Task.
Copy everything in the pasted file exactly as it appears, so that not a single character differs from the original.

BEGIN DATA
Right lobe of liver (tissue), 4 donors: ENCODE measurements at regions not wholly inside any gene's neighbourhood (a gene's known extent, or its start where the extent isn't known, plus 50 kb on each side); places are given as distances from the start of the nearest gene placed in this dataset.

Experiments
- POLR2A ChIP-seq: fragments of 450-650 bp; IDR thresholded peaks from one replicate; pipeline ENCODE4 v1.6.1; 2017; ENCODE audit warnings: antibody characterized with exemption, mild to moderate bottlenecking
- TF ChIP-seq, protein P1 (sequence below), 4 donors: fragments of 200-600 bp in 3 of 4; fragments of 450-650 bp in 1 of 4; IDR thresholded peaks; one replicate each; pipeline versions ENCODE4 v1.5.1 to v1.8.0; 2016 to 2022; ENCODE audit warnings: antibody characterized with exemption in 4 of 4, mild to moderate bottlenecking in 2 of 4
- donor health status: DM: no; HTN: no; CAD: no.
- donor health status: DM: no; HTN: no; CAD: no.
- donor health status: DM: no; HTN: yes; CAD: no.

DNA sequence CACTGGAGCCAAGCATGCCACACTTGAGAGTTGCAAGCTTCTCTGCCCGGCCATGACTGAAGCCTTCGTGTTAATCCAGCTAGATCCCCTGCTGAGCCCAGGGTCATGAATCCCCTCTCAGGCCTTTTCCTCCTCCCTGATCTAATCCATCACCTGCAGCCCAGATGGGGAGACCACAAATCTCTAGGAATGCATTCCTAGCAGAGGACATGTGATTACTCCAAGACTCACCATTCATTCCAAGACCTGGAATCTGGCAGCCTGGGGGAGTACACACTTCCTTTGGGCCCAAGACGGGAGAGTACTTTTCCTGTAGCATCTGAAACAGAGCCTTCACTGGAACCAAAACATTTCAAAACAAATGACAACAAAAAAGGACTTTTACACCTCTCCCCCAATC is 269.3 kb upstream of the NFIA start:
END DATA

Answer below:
Right lobe of liver (tissue), 4 donors: ENCODE measurements at regions not wholly inside any gene's neighbourhood (a gene's known extent, or its start where the extent isn't known, plus 50 kb on each side); places are given as distances from the start of the nearest gene placed in this dataset.

Experiments
- POLR2A ChIP-seq: fragments of 450-650 bp; IDR thresholded peaks from one replicate; pipeline ENCODE4 v1.6.1; 2017; ENCODE audit warnings: antibody characterized with exemption, mild to moderate bottlenecking
- TF ChIP-seq, protein P1 (sequence below), 4 donors: fragments of 200-600 bp in 3 of 4; fragments of 450-650 bp in 1 of 4; IDR thresholded peaks; one replicate each; pipeline versions ENCODE4 v1.5.1 to v1.8.0; 2016 to 2022; ENCODE audit warnings: antibody characterized with exemption in 4 of 4, mild to moderate bottlenecking in 2 of 4
- donor health status: DM: no; HTN: no; CAD: no.
- donor health status: DM: no; HTN: no; CAD: no.
- donor health status: DM: no; HTN: yes; CAD: no.

DNA sequence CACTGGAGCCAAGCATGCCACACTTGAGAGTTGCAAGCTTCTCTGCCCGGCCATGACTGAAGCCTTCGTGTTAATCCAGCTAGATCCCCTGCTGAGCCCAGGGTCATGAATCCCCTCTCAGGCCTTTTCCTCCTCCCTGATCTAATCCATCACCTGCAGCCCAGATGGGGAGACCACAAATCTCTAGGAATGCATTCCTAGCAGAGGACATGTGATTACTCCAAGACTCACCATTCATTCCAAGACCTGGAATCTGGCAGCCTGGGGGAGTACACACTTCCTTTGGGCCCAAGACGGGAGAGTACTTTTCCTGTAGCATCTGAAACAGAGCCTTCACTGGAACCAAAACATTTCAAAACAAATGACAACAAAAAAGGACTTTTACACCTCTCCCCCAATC is 269.3 kb upstream of the NFIA start: